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4

surreal wrote

i like this even though i don't fully understand it. like what exactly is 'bicameral'? need to do more meaningful reading.

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amongstclouds wrote (edited )

The basic gist of the theory is that, early humans had developed an 'inner voice' in our head that allows us to form language and critical thinking.

Early humans had no idea what this voice was and assumed it came from outside of themselves. This voice is then presented in the form of 'higher beings'. According to the theory, the dynamic both aided the development of intelligence and reasoning skills, and also explains the importance of religion and spiritual practices in human society.

I personally love the theory and think about it quite a lot in relation to the sudden explosion of domestication by humans around 9000 years ago -- however ignorant it's analysis maybe have been.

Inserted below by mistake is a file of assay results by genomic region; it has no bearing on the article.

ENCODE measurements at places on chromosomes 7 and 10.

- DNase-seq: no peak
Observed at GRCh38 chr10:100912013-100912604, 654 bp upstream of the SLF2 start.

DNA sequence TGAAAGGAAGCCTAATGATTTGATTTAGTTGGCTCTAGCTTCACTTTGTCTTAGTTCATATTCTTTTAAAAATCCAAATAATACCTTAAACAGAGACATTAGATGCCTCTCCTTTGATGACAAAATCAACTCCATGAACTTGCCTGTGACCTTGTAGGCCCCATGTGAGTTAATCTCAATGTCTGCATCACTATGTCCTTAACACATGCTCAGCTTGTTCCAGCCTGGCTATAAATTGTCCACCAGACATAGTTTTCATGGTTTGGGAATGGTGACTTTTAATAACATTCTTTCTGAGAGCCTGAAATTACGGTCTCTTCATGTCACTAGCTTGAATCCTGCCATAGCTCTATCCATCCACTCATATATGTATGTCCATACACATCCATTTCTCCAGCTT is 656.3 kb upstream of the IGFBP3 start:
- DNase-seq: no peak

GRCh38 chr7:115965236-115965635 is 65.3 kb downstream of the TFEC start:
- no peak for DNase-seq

PDF Also the wiki article is great.

2

amongstclouds wrote

This 'inner voice' is of course our own conscious thoughts, but how else would early humans know how to explain their own growing sense of agency and critical autonomy?

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rot wrote

this is really interesting

1

rot wrote

the timeline seems weird though. You would assume that after writing systems and nation states developed humans would no longer hear voices like that as they would already be used to thinking to themselves

1

amongstclouds wrote

There is a big time gap between the development of writing and the creation of 'nation state,' the latter of which is a rather fresh creation. About 6000 years between the two.

Seeing as the theory posits the 'breakdown of the bicameral mind,' there was almost 200,000 years of time passing by before this change occurred. Consciousness is a really weird thing that can't be properly pinned down. Even today you'll find thousands of different theories.

2

Tequila_Wolf wrote

This was written by the south african green anarchist Aragorn, if anybody is interested.